A musical fantasy
I have been thinking for a while (and don’t be naughty now, we without too much pigment in the hair, we do that sometimes too) whether it is “politically correct” in a magazine that by its very name has defined itself as a stage of pleasure for all of a kind to say that you do not like something. If you are self-proclaimed or even hedonist by social recognition, can you allow your self not looking forward to something that does not have in itself the sign of suffering and pain (sorry for the example to those who love them the most)? Can and should there be a reason to be cheerful at every moment in life, and is there any sense to fight the intuitive negative reactions to people and natural phenomena? If every day on Earth is a gift, why we don’t always open the colorful paper with equal excitement and anticipation?
Let’s say I don’t like autumn (to be honest, not as much as I don’t like winter, but I could live without it). I know all those stories about the color of nature, the richness of fruits, blah blah. The first thing that comes to my mind when the summer is coming to an end is that temperatures will drop below 25 degrees, which is awful, and in seasons like this, it is a special trauma. I managed to take two poor and miserable weeks of vacation just when it was more appropriate to be on the beach in a raincoat than in a bikini. I spent the whole 10 days on the South Dalmatian island in the middle of the season in jeans and sweaters. I don’t even want to remember that. And now comes a whole season like this!
Knowing my fall blues (because it is a congenital, not acquired disease), I regularly come up with tricks to ignore it as successfully as possible. Typical laconic attempts in this regard include self-prescribed chromotherapy, which aims to extend summer psychologically by living in bright colors. With that intention in mind, I bought rubber boots with a leopard pattern and a coat so yellow that even the sun makes feel uncomfortable, but I have to note with regret that they have a more positive effect on random passers-by than on myself. It is a lot more successful idea to put some travel into the gray reality. First and foremost, I regularly choose food-oriented trips to Istria that delight me without mistake, and their effect is prolonged by always bringing something nice, edible, and drinkable at home. A thumbs up also for a weekend at the seaside provided that upon leaving the St. Rok’s tunnel, a completely different meteorological dimension opens to me than the one I left at home. However, when the moisture already seriously drawn into the bone, salvation is in destinations that are a little harder to reach by car. This year, I see myself compensating for the lack of insolation at home by lounging under the hot Egyptian sky.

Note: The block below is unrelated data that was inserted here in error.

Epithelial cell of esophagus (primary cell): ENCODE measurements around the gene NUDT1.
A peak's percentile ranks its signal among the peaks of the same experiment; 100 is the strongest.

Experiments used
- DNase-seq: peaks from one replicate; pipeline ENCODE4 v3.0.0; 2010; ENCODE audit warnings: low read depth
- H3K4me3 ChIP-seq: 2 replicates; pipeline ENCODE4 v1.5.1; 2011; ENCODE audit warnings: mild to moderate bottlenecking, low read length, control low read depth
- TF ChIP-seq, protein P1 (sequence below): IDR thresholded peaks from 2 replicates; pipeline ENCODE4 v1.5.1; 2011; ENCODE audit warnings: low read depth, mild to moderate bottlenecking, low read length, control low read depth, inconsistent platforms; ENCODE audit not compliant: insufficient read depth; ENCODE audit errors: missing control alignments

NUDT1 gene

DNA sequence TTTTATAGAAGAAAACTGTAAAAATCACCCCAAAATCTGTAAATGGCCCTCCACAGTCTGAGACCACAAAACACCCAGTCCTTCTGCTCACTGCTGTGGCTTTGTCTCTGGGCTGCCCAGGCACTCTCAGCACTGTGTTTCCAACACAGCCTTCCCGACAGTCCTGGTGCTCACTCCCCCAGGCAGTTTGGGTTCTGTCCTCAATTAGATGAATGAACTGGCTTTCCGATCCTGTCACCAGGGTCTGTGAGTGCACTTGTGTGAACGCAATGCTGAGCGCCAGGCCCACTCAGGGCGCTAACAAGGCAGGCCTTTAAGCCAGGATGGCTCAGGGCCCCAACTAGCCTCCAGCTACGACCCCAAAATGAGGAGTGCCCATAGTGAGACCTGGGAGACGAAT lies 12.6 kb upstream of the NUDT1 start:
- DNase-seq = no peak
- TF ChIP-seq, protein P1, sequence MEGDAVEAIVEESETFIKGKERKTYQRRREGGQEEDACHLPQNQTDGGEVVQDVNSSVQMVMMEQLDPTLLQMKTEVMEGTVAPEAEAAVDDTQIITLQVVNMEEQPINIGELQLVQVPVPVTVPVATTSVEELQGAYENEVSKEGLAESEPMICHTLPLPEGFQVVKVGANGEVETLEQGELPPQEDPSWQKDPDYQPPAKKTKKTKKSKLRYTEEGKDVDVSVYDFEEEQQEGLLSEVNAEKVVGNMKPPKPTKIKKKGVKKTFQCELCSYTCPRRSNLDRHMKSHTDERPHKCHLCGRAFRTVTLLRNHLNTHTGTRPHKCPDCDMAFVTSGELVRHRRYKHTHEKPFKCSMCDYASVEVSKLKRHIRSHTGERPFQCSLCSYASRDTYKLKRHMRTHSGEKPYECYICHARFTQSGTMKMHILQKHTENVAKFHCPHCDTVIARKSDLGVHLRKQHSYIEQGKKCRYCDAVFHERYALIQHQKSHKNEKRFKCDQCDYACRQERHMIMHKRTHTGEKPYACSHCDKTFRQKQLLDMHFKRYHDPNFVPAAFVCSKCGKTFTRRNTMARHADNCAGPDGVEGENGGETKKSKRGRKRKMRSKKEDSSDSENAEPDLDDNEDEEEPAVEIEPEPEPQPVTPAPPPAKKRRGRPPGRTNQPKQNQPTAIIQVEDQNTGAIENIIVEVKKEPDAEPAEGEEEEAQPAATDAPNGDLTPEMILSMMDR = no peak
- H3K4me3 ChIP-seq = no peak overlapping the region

But there is a reason why, quite atypically, this fall I am particularly looking forward to the end of spring. Unlike the ones I mentioned earlier, it is musical. I love music and, except in rare situations when I’m saturated (which certainly falls on the list of job risks I do), there is always something playing in my living space. Most of the time it’s about the radio. Partly because I’m lazy to charge those little portable gadgets that allow anyone to be their DJ, and sometimes I like to be surprised by other people’s musical choices.
My notes tend to range from classic through mainstream pop to hard rock and alternative expressions, so most of those who sit with me in the car (which is the only place I listen to music from a CD) mostly survive travel without visible psychological trauma. Among my sound carriers, can be found both old and new, as well as domestic and foreign authors, but one thing is still missing – recordings of concerts. I don’t know why, but I’ve never really liked the live versions. As much as I enjoyed the performances of my favorite artists, I rarely presuppose the same soundtracks for the studio versions.
Before I got a little lazy (or only slightly aged), I was capable of seriously spin an odometer to found myself in the screaming crowd. It is always hard for me to single out “my favorite 3, 5… or whatever”, whether it’s music, movie, or books. But in the top of the best, live music experiences are Pink Floyd in Wiener Neustadt (legendary band on the last tour), Muse in Zagreb (for the last ten years they have been my favorite band), and Robbie Wiliams in Milan (crazy end to an unusual summer). I watched and listened to Sting, Springsteen, Cave, Madonna, and many other greatest names, and at some point, realized that I had just one more unfulfilled concert desire.
The general opinion is that I have some witchcraft skills, but unfortunately, I usually smell events with negative signs. That’s why I didn’t know if the world would go to hell or if my nose would grow a big hairy nipple. But one positive vision, my ultimate musical fantasy, was waiting for realization. George Michael with an orchestra worthy of his voice! In a suit, of course. Moreover, in Croatia. I’ve purchased the thickets (seventh row!) on the first day they went on sale. The musical fantasy became a reality, a real pleasure!
TEXT – Barbara Kolar